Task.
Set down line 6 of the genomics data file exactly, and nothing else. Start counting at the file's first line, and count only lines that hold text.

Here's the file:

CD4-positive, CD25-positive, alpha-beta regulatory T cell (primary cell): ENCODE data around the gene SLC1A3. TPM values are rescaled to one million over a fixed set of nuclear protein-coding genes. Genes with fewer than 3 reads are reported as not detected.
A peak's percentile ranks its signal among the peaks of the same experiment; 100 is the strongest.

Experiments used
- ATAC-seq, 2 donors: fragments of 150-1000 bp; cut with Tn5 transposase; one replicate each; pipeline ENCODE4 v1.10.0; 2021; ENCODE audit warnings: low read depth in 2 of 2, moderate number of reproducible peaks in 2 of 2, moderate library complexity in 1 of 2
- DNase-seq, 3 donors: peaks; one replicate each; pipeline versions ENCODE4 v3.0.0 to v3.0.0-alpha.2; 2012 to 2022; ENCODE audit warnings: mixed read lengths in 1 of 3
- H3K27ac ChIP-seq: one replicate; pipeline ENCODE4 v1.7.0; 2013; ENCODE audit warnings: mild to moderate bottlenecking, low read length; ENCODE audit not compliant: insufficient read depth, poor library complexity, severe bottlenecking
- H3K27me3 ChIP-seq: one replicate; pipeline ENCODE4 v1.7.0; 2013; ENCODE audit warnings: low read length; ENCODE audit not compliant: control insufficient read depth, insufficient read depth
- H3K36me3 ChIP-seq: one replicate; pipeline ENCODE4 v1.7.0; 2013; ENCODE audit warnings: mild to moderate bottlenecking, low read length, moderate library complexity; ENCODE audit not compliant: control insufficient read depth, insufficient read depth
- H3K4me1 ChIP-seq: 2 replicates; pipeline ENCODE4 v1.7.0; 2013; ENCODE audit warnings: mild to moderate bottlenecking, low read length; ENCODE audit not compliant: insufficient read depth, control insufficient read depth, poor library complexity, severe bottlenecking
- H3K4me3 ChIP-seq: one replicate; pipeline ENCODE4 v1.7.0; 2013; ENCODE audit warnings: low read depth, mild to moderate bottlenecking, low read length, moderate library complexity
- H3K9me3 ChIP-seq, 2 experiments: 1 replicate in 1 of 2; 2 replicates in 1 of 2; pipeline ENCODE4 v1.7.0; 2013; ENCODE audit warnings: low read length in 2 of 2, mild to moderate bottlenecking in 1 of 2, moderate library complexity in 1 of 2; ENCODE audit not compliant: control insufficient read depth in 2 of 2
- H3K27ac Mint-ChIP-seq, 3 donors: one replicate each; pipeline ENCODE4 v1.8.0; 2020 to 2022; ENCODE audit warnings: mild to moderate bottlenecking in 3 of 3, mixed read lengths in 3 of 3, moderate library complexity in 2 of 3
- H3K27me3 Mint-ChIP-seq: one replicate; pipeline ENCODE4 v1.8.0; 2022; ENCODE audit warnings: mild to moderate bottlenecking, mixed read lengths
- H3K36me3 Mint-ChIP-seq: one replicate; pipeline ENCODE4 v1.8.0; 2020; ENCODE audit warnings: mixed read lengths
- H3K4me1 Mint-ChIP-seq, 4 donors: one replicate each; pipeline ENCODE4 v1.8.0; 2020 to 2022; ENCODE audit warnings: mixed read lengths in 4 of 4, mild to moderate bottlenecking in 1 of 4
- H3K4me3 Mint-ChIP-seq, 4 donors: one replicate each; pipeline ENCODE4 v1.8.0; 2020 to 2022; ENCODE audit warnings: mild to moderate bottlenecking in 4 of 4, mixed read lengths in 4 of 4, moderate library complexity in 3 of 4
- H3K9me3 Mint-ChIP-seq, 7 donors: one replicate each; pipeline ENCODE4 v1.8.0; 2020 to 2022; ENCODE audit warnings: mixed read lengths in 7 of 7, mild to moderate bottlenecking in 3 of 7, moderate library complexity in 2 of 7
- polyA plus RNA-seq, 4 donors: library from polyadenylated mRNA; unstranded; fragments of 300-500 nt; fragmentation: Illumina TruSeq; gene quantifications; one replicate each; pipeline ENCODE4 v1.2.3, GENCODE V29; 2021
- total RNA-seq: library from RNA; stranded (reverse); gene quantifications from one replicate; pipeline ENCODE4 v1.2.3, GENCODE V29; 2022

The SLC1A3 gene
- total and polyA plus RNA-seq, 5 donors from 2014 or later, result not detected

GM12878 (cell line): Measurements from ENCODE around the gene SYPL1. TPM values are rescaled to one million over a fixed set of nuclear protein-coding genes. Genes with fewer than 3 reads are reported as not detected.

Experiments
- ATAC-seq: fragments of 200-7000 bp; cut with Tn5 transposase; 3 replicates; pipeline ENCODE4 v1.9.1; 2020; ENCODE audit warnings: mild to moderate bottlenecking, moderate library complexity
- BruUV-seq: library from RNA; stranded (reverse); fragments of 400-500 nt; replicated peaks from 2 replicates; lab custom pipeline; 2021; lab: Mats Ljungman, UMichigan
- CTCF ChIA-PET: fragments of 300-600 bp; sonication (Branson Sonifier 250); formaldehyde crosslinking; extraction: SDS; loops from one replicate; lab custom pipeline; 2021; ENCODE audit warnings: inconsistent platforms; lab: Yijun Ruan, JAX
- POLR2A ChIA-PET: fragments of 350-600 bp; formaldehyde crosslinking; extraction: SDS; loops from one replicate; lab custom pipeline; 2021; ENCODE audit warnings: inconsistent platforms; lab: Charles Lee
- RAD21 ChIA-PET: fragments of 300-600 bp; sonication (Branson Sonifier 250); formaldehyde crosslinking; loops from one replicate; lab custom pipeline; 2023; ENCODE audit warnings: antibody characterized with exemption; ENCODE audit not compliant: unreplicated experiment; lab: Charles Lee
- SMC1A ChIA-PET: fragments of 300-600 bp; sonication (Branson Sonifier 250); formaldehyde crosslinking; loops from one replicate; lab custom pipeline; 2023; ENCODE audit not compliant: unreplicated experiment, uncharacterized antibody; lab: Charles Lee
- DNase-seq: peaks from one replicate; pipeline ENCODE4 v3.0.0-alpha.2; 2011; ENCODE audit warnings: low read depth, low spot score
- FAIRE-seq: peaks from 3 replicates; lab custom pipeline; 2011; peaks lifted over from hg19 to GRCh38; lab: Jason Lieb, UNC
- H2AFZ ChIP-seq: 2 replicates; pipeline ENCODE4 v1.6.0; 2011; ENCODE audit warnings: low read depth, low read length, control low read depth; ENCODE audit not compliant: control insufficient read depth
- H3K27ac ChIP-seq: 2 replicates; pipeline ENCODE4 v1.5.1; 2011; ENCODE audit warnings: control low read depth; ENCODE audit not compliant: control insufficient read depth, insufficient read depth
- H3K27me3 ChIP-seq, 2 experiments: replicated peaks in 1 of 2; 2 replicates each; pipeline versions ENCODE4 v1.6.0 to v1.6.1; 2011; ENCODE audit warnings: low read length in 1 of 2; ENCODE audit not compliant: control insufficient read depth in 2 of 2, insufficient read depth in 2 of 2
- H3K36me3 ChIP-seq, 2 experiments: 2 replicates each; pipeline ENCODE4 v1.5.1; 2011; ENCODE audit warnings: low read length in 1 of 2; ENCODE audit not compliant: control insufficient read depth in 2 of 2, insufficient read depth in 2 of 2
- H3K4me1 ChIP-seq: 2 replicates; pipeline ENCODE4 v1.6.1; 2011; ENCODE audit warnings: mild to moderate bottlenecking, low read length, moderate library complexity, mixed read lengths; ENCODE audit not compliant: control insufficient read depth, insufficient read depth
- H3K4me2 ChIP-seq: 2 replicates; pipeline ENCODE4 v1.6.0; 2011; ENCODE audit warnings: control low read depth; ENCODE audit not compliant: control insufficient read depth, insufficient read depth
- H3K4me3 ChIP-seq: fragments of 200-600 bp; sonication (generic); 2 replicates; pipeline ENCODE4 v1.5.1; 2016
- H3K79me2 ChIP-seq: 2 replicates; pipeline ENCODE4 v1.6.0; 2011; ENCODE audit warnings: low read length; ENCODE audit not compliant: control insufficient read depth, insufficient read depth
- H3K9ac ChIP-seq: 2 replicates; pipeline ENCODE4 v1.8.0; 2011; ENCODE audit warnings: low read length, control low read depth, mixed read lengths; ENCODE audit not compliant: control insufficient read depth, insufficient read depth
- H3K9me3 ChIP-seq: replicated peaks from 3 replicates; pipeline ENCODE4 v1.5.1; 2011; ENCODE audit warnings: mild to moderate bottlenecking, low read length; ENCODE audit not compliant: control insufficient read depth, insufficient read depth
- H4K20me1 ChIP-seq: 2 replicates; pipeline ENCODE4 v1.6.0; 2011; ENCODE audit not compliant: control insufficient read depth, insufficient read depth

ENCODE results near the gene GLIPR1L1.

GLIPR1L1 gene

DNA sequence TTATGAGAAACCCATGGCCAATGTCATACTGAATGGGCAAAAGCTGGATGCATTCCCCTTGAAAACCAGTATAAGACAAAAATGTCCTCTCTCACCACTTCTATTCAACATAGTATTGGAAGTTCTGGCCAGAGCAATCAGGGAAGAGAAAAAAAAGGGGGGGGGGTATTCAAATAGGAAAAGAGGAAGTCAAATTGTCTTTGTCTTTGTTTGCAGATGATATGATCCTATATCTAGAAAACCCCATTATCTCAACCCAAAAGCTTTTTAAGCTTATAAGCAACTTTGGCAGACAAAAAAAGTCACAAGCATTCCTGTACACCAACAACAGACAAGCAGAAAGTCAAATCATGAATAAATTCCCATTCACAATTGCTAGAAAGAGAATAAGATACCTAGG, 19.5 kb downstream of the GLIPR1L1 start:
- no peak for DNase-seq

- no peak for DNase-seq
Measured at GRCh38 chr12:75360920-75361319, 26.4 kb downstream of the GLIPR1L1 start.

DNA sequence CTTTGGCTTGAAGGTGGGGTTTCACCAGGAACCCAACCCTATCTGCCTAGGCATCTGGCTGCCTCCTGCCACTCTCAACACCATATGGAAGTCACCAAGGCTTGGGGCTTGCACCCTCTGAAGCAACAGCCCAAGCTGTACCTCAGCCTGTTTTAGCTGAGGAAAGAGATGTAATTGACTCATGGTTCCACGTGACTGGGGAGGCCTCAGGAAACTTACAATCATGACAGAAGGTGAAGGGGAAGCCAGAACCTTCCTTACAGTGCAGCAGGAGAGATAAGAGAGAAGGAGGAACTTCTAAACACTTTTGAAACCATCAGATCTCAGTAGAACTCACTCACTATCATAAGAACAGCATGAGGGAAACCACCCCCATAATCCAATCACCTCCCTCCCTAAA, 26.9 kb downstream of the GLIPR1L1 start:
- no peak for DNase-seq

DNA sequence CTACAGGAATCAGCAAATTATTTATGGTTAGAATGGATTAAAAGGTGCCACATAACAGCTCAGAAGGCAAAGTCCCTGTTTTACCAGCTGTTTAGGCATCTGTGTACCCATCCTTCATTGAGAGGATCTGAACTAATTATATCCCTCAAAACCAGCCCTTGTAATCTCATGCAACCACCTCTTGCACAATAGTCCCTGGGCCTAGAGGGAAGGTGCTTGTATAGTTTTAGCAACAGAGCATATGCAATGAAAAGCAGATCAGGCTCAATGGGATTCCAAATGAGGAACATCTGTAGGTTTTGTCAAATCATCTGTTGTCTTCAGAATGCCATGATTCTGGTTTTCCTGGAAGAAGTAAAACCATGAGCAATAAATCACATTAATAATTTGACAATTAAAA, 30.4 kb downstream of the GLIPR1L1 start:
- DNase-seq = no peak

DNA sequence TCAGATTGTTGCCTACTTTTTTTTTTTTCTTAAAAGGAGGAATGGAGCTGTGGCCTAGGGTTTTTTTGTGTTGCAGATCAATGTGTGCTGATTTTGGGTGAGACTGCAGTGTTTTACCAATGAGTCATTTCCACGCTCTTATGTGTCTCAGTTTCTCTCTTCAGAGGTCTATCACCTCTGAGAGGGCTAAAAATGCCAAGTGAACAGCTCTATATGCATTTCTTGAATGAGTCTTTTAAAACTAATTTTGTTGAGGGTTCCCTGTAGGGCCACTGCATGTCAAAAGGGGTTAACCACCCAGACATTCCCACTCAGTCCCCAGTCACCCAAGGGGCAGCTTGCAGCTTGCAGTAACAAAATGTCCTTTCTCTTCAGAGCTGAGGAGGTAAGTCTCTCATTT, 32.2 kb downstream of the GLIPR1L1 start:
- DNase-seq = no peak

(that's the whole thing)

- H3K27ac ChIP-seq: one replicate; pipeline ENCODE4 v1.7.0; 2013; ENCODE audit warnings: mild to moderate bottlenecking, low read length; ENCODE audit not compliant: insufficient read depth, poor library complexity, severe bottlenecking